Beatshapers has just brought their StarDrone series to Playstation VR, kickstarting 2018’s wave of VR titles for the Playstation 4 alongside The Inpatient, also out this week.
If StarDrone VR sounds familiar, it’s probably because the game has been around on the Playstation Network for quite a while with iterations for the PS3 as well as the Vita available already. They’re attractively priced, and I bet a lot of gamers picked StarDrone up at some point for this reason. I know I did on my Vita, and I’ve enjoyed playing it from time to time.
Others may remember StarDrone from its relatively successful days as a flash-based game as well, and I’m bringing StarDrone’s roots up for a reason. This is a straightforward physics-based arcade puzzler on the casual end of the spectrum, as such falling into the same genre as games like Angry Birds – though not quite that much of a cult classic. The closest relative I can probably think of is far more obscure – the PS3 game Rotastic.
StarDrone’s control scheme is easy, and that hasn’t changed in VR. Essentially a one button game, you hook onto certain elements in a level in order to gain (or lose) momentum and swing around the level, collecting (pieces of) stars along the way. Do this quickly, and you’ll gain additional rewards for the trophy hunter inside you. For all of StarDrone VR’s 60 or so levels, that’s pretty much it – though level layouts get more complex as you progress. It’s essentially the same game we’ve seen before, but now playable in VR.
Although elements of the game are rendered in 3D, the action takes place on a 2D plane and thus the VR component feels a tad unnecessary – a bit like the earlier PSVR game Nebulous made me feel. That in no way makes StarDrone a bad game – it just makes it a game that makes very limited use of VR. Besides being able to look at the action in several directions, the only real use for your VR headset is the ability to point to anchor points in the level by using head tracking.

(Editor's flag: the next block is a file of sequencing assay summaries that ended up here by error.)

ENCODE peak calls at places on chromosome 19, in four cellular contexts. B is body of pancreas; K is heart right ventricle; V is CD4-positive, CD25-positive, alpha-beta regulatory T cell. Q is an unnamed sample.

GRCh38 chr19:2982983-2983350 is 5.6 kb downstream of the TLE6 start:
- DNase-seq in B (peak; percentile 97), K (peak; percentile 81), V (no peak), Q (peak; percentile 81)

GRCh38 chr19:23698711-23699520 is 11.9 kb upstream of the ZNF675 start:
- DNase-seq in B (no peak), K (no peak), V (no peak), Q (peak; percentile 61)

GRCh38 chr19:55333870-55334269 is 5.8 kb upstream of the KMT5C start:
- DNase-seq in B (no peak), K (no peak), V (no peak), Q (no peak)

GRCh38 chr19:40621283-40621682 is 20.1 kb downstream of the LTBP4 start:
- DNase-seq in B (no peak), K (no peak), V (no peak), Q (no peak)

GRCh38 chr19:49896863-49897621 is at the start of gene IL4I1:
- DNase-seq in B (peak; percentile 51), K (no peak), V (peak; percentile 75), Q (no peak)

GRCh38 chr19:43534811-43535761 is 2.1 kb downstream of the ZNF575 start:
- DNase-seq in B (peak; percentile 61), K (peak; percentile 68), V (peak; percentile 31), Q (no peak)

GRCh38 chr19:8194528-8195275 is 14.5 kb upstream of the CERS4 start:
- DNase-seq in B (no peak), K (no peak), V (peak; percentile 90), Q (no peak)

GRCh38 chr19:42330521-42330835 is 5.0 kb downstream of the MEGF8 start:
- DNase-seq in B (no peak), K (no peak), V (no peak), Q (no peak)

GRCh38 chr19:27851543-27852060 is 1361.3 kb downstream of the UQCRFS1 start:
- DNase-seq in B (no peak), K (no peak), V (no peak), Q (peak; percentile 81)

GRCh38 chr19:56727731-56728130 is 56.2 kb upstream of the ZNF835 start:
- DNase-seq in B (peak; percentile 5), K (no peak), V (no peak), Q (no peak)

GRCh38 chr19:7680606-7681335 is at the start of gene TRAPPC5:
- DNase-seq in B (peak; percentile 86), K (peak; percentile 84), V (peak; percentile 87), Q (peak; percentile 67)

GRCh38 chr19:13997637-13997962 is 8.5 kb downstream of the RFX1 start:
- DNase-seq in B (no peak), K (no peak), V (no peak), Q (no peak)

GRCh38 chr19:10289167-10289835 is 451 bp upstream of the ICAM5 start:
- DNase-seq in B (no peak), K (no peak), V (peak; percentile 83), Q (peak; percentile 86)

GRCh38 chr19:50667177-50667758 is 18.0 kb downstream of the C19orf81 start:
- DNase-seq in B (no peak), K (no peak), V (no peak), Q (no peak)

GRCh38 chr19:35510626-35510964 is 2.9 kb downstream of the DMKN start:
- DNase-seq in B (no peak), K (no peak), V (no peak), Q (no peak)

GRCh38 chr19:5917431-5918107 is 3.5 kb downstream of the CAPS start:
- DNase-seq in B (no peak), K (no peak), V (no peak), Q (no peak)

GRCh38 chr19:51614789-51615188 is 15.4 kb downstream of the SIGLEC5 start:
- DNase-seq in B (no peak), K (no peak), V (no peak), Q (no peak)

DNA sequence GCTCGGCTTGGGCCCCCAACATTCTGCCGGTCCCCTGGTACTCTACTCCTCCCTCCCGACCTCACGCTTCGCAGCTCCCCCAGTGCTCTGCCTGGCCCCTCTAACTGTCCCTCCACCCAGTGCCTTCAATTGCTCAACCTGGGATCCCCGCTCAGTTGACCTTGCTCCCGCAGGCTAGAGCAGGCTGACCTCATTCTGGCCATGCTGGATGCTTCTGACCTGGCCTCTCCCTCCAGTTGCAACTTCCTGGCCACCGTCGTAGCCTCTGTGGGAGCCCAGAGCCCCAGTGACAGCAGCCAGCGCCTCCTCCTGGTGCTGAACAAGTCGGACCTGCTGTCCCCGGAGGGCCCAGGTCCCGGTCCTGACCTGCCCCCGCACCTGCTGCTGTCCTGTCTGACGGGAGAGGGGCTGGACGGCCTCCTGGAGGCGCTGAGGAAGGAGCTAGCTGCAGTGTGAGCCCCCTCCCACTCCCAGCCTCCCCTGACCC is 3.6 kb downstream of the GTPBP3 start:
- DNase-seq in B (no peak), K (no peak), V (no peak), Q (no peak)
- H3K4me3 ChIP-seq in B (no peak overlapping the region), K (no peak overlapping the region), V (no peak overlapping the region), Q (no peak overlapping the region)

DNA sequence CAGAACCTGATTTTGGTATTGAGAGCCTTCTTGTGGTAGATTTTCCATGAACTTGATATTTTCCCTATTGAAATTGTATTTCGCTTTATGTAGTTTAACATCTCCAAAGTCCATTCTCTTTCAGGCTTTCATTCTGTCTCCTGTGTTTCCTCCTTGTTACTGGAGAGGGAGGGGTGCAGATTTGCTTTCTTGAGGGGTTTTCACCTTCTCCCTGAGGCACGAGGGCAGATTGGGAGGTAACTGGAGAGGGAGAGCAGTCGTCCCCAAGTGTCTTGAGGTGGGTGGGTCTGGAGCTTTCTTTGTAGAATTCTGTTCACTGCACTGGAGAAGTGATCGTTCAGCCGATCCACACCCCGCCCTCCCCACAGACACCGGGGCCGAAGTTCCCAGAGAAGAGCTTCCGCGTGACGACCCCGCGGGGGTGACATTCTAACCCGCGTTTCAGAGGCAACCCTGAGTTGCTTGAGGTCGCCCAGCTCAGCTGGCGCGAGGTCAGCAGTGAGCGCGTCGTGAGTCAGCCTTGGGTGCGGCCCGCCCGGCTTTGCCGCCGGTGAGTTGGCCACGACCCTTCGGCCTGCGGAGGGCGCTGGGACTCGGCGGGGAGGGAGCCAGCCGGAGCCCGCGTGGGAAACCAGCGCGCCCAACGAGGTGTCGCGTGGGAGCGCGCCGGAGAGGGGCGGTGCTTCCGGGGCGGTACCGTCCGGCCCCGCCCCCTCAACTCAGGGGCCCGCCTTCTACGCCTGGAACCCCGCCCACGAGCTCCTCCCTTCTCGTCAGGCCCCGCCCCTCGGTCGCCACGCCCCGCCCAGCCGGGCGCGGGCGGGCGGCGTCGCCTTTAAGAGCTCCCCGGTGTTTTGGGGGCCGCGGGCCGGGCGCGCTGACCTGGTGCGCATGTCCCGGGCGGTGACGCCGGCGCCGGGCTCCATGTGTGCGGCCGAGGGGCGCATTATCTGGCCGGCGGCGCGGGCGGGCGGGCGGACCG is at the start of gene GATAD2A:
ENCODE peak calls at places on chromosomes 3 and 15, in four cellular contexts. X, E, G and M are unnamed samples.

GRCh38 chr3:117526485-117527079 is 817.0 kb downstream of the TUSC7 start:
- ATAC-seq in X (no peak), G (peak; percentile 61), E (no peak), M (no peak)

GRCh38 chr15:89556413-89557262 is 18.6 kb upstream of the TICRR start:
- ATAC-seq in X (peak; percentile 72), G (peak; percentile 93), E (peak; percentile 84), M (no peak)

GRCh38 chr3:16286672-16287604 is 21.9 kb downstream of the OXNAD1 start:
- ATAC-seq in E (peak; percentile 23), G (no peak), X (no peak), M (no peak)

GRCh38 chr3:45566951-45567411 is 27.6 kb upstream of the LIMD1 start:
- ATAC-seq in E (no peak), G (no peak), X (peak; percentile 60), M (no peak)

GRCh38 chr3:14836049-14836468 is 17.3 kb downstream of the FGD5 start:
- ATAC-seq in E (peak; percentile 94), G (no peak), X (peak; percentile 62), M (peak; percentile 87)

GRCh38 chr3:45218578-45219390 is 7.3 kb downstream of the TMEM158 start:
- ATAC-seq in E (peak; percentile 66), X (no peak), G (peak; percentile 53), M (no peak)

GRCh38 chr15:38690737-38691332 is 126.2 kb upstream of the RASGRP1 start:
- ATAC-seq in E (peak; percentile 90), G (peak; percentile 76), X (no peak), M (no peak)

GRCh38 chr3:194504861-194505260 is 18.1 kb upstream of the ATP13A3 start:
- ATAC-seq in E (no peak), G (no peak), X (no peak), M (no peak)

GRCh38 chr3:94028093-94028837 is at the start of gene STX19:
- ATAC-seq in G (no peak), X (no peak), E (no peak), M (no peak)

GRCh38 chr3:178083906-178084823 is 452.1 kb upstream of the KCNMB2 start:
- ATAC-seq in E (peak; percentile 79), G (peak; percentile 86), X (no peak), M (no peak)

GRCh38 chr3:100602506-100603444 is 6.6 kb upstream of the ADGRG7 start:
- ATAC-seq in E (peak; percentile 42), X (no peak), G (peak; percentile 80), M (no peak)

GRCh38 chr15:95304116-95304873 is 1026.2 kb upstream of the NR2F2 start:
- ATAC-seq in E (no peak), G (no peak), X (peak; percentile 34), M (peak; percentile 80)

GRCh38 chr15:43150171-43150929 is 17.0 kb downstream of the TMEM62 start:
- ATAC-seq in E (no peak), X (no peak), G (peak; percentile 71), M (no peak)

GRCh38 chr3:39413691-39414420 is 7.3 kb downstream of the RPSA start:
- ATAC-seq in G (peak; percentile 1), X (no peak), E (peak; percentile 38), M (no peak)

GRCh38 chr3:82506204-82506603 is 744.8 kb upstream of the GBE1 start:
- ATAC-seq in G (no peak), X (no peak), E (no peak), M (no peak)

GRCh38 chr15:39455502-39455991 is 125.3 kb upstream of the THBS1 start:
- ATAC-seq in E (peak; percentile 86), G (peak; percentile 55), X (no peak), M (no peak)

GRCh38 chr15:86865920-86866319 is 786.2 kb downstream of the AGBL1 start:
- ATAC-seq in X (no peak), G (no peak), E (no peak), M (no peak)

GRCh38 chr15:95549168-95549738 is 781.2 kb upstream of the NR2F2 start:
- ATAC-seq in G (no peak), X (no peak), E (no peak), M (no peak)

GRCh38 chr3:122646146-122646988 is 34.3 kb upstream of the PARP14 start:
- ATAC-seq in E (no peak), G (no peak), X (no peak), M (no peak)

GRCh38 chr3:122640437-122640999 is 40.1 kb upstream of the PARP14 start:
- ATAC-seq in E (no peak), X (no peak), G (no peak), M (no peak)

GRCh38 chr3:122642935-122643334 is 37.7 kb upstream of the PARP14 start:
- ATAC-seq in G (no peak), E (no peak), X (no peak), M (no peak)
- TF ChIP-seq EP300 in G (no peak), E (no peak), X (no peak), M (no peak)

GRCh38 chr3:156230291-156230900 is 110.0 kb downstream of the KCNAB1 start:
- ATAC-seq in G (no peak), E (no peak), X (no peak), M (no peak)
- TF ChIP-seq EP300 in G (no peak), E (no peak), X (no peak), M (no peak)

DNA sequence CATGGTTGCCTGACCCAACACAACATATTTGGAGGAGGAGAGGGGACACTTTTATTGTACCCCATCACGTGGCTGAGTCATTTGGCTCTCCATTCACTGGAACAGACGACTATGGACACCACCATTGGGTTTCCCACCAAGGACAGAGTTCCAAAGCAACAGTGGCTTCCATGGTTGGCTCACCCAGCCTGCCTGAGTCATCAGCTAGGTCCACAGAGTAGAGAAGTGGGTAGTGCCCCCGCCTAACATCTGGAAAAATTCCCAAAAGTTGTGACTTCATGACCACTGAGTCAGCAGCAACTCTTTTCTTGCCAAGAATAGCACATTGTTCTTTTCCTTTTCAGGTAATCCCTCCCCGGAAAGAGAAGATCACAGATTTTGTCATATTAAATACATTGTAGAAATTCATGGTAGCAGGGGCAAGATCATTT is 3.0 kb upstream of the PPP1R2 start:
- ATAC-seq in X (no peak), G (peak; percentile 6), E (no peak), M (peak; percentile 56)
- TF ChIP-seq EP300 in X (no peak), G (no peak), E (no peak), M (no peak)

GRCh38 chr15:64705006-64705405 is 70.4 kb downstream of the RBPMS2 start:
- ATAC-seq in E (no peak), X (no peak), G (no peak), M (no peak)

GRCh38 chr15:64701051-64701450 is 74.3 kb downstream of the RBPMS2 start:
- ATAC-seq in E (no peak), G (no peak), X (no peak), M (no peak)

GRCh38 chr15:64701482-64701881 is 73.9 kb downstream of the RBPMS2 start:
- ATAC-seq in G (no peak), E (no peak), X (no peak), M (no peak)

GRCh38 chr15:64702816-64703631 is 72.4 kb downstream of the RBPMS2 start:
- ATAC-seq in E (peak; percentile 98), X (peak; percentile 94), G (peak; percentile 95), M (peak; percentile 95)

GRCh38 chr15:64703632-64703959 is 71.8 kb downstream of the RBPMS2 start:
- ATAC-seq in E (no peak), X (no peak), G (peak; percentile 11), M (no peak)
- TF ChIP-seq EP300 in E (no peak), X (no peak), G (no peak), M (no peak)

With such a simple basic gameplay formula, this is a love it or hate it kind of game. Luckily for me, I tend to enjoy games like this a lot – though I mostly play them on my Vita when I have a few minutes to spare. On Playstation VR, this is the kind of game I’ll play for a bit when I’m done with some kind of big VR title and need some time to wind down. It’s casual enough to not play for ages and then pick right up, even though Beatshapers makes sure they introduce new elements into the mix here and there to keep things a little more interesting over the course of sixty levels. For instance, later levels will require you to pick up a key before heading into a direction that was closed at the start of the level.
A stellar VR title you’ll want to pick up to show off to your friends? Probably not, but I found StarDrone VR to be fun little diversion for the platform – and it’s helped by the fact that it’s one of those rare PSVR titles that is available for a budget price right at launch.